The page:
THE UNMOTIVATED – You tend to procrastinate because you don’t have the energy. Just thinking about your to -do list can be exhausting. You may not be that excited about the work. Or you might just feel too tired. Either way, you put things off, thinking you’ll be more motivated to do them later. This is expecially true when it comes to planning for retirement. Since there’s no immediate reward, it’s hard to get motivated to start.
Our Advice – The first step is recognising that you’re running on low. You can get a boost by exercising, getting a good night’s sleep or drinking a strong cup of coffee. Then figure out what time of day you’re most productive, and use that time to tackle the most important stuff on your list.
THE WORRIER – You set high goals for yourself. You may even be a perfectionist. So when you get an important new assignment, it can cause a lot of anxiety. You don’t want to let anyone down – or, worse, fail. So you put the task aside and focus on something easier and less ulcer-inducing. The same thing can happen with your retirement planning. When you think about how much money you’ll need to put away, it can be paralyzing. So you put it off for later.
Our Advice – How many times have you started a task only to find out that it wasn’t so bad after all? The best thing you can do is just get started. It doesn’t have to be perfect. It doesn’t even have to be good yet. It just has to get you going. Even 10 minutes of work can give you the momentum you need to get past your anxiety and get the work done. Take your retirement planning, for example. Don’t stress about the nest egg. Just focus on the dollar you need to put away today.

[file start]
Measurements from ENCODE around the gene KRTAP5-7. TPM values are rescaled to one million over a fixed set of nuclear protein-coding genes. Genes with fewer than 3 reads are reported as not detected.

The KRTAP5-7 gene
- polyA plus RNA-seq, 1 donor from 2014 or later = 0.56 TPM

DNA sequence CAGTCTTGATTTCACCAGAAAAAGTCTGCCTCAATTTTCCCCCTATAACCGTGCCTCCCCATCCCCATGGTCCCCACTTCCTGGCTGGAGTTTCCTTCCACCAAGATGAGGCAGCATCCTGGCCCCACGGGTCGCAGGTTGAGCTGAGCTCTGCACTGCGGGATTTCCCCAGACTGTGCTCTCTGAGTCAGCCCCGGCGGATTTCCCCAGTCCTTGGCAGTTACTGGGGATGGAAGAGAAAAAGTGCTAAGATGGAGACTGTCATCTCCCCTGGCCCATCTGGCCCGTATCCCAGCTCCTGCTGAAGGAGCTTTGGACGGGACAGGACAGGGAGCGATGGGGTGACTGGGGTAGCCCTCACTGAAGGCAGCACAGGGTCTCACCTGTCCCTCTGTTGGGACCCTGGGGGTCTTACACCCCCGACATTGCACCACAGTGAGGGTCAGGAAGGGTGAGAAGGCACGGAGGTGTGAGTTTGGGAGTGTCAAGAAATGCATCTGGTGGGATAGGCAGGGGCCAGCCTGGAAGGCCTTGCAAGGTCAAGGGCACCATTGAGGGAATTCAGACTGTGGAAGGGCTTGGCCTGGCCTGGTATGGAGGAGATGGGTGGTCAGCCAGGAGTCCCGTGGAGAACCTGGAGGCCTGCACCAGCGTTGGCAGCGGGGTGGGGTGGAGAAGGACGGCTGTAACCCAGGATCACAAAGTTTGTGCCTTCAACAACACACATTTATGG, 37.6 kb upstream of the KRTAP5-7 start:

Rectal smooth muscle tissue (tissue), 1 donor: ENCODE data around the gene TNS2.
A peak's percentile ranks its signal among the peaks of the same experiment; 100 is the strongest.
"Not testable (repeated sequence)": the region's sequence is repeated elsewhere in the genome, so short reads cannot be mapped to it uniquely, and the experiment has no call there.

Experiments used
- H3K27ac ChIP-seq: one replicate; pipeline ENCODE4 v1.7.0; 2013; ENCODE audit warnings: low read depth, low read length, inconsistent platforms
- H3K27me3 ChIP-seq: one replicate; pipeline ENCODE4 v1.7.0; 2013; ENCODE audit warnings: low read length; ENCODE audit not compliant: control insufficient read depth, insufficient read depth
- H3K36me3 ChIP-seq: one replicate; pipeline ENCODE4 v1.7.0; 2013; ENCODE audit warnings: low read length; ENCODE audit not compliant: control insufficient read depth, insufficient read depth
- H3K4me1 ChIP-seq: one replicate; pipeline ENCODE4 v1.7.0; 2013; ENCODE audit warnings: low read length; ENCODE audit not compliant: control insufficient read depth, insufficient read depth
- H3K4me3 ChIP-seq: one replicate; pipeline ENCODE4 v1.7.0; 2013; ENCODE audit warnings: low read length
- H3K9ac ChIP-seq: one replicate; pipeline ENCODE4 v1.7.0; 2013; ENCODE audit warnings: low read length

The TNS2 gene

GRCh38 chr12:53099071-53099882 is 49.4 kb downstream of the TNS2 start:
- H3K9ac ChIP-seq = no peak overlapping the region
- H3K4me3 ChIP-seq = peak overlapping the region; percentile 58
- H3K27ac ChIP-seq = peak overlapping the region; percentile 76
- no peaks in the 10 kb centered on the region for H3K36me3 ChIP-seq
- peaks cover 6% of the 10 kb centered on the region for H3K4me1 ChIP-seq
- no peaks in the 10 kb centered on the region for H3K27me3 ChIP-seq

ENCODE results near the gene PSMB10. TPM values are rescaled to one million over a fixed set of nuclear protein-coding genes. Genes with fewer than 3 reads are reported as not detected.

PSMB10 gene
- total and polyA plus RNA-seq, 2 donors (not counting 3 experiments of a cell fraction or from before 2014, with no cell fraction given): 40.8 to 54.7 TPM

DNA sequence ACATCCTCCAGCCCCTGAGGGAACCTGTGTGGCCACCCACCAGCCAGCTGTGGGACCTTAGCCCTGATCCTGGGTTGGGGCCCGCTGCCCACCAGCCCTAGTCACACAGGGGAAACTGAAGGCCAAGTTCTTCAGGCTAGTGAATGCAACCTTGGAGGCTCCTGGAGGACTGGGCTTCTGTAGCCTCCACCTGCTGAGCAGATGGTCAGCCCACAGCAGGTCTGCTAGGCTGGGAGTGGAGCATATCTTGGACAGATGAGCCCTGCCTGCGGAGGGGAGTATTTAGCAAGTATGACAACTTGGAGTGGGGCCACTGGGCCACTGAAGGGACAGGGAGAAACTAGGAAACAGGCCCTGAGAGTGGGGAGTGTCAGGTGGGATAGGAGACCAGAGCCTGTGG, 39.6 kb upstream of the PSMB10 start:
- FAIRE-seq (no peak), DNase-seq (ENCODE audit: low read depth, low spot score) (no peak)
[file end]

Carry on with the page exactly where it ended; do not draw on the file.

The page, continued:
ISN FINANCIAL HOT TIPS – When it comes to retirement planning, the longer you wait to start contributing, the more you’ll miss out on the power of compounding interest, or potential investment returns. To help motivate yourself, try creating some artificial deadlines.
Take advantage of your people-pleasing tendencies by creating some peer pressure for yourself, tell a friend and ask them to remind you. Or better yet, contact a financial professional, who can help you keep your finances on track.
It can be hard to stay focused on mundane tasks like filling out financial paperwork, paying bills or finding a financial advisor. But they’re important. And they don’t take long. So find a quiet place, turn off your phone and take care of business. When you’re done, you can procrastinate all you want.
Studies show that imagining your life in the future can help motivate you to save more for retirement. So let yourself envision the life you want in retirement. Then use our Retirement Solution tool to find out how much that life will cost, and how you can start planning for it.
Need some motivation? Give yourself a reward for completing important financial tasks. Or think about the consequences of putting them off.
Make a list of to-dos. Gather up important financial paperwork. Then consider talking with a financial professional who can help you make sure anxiety doesn’t get in the way of a secure financial future.